My father was a radiologist, and he toured Nagasaki after the bomb.  He wrote a paper in the scientific literature about the effects of the bomb.  He described the skin injuries from the radiation, the fall in the white blood cell count.   He had at times the thousand yard stare seen in victims of trauma.  He could not talk about it.   He said it was like the fire bombing of  Dresden  or Tokyo.

Leslie Groves send investigators to both cities, The Manhattan Project published a book,  The Atomic Bombings of Hiroshima and Nagasaki.     The book reported that plutonium made a better bomb.   There was no mention of radiation sickness.   The photos of the rivers filled with corpses, who died seeking water, were censored.

There are those people who feel that they can defend the use of the bomb at Hiroshima.   There are many fewer who can defend the bombing of Nagasaki.   Some regard the bombing of Nagasaki a war crime against humanity.  The Nation reported 

The rights and wrongs of Hiroshima are debatable,” Telford Taylor, the chief prosecutor at the Nuremberg trials, once observed, “but I have never heard a plausible justification of Nagasaki”—which he labeled a war crime.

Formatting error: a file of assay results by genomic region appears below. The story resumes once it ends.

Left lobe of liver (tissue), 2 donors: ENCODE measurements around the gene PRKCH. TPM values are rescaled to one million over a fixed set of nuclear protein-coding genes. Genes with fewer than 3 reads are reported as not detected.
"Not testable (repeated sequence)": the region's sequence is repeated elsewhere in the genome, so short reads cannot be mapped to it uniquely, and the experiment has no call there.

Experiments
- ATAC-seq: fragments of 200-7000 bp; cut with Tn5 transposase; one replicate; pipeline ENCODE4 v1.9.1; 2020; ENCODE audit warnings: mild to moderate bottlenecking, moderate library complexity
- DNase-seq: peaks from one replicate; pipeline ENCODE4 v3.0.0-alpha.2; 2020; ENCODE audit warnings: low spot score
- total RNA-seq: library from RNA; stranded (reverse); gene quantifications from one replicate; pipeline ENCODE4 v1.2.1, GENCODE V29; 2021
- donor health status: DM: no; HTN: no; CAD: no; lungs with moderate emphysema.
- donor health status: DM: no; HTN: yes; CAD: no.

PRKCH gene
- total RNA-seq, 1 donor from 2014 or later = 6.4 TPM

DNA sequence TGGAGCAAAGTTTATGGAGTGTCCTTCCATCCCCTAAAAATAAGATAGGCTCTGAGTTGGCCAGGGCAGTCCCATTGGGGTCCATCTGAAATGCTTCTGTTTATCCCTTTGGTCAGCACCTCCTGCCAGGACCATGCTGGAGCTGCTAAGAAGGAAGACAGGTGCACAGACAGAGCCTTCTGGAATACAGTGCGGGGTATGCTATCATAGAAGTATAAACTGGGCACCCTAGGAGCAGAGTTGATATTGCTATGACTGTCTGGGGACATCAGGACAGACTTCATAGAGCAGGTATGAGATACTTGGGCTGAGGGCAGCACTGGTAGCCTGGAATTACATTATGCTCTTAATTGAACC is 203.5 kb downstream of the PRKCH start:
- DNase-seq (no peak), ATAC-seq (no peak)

At the beginning of the water there was a sentiment that the US would not primarily target civilians, like our enemies, the Germans and the Japanese.   By the end of the war we were capable of the same types of atrocities.  Think how much different the world might have been if the surrender had occurred before the bomb had been developed.

Joseph Conrad famously wrote about “the horror, the horror” about deepest, blackest Africa.   I believe that “the horror, the horror” occurred at Nagasaki, when white men used science to destroy innocent people, and let the nuclear gene out of Pandora’s box.   It it my hope that we contain the nuclear gene before it destroys the earth.

There have been previous mass extinctions in the past.  About 65 million years ago there was a mass extinction.  According to Alvarez a layer of iridium was laid down around the world.  The iridium came from  a meteor.  At Trinity iridium 137 was  created  for the first time in the history off the world and laid down over the earth.   If sentient beings come to our planet in millions of years, they may find the iridium and say that this was done to them.  If  they find the iridium and plutonium and strontium and all the other nucleotides, they will say, this they did to themselves.

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4 thoughts on “Nagasaki Day 2013

  1. Pingback: English commemoration of Hiroshima, Nagasaki nuclear victims | Dear Kitty. Some blog

  2. Pingback: From Hiroshima to Lower Manhattan — State of Globe

  3. Pingback: Japan seeks help cleaning up Fukushima | Vernon Radiation Safety

  4. Pingback: Leó Szilárd: Secrecy, Expediency, and Clarification | Vernon Radiation Safety